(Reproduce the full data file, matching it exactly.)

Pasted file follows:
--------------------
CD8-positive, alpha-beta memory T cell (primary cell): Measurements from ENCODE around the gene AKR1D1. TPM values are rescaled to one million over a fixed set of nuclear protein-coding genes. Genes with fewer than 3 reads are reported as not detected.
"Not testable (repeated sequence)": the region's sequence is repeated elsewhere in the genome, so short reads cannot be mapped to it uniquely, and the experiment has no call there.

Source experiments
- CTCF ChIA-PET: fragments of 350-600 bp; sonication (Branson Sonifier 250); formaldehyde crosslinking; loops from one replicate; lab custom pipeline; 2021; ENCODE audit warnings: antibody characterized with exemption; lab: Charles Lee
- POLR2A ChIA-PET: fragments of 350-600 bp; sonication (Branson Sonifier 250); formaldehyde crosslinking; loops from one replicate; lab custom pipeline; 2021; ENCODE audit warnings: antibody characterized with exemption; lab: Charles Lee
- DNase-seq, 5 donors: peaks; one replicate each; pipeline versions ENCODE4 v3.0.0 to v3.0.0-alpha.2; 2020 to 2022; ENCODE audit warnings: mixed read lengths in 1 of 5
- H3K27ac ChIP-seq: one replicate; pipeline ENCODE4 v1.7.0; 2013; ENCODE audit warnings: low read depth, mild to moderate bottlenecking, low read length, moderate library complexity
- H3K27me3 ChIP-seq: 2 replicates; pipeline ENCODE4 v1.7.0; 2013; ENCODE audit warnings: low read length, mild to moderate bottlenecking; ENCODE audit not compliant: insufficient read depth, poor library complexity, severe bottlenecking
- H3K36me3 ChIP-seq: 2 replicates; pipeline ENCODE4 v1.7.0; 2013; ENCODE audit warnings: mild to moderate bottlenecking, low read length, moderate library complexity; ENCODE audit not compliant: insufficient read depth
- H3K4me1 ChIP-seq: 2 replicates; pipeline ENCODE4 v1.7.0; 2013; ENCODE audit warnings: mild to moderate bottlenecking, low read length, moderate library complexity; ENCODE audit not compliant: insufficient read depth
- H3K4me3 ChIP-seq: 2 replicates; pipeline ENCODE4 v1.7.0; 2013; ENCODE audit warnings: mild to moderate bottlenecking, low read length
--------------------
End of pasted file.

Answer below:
CD8-positive, alpha-beta memory T cell (primary cell): Measurements from ENCODE around the gene AKR1D1. TPM values are rescaled to one million over a fixed set of nuclear protein-coding genes. Genes with fewer than 3 reads are reported as not detected.
"Not testable (repeated sequence)": the region's sequence is repeated elsewhere in the genome, so short reads cannot be mapped to it uniquely, and the experiment has no call there.

Source experiments
- CTCF ChIA-PET: fragments of 350-600 bp; sonication (Branson Sonifier 250); formaldehyde crosslinking; loops from one replicate; lab custom pipeline; 2021; ENCODE audit warnings: antibody characterized with exemption; lab: Charles Lee
- POLR2A ChIA-PET: fragments of 350-600 bp; sonication (Branson Sonifier 250); formaldehyde crosslinking; loops from one replicate; lab custom pipeline; 2021; ENCODE audit warnings: antibody characterized with exemption; lab: Charles Lee
- DNase-seq, 5 donors: peaks; one replicate each; pipeline versions ENCODE4 v3.0.0 to v3.0.0-alpha.2; 2020 to 2022; ENCODE audit warnings: mixed read lengths in 1 of 5
- H3K27ac ChIP-seq: one replicate; pipeline ENCODE4 v1.7.0; 2013; ENCODE audit warnings: low read depth, mild to moderate bottlenecking, low read length, moderate library complexity
- H3K27me3 ChIP-seq: 2 replicates; pipeline ENCODE4 v1.7.0; 2013; ENCODE audit warnings: low read length, mild to moderate bottlenecking; ENCODE audit not compliant: insufficient read depth, poor library complexity, severe bottlenecking
- H3K36me3 ChIP-seq: 2 replicates; pipeline ENCODE4 v1.7.0; 2013; ENCODE audit warnings: mild to moderate bottlenecking, low read length, moderate library complexity; ENCODE audit not compliant: insufficient read depth
- H3K4me1 ChIP-seq: 2 replicates; pipeline ENCODE4 v1.7.0; 2013; ENCODE audit warnings: mild to moderate bottlenecking, low read length, moderate library complexity; ENCODE audit not compliant: insufficient read depth
- H3K4me3 ChIP-seq: 2 replicates; pipeline ENCODE4 v1.7.0; 2013; ENCODE audit warnings: mild to moderate bottlenecking, low read length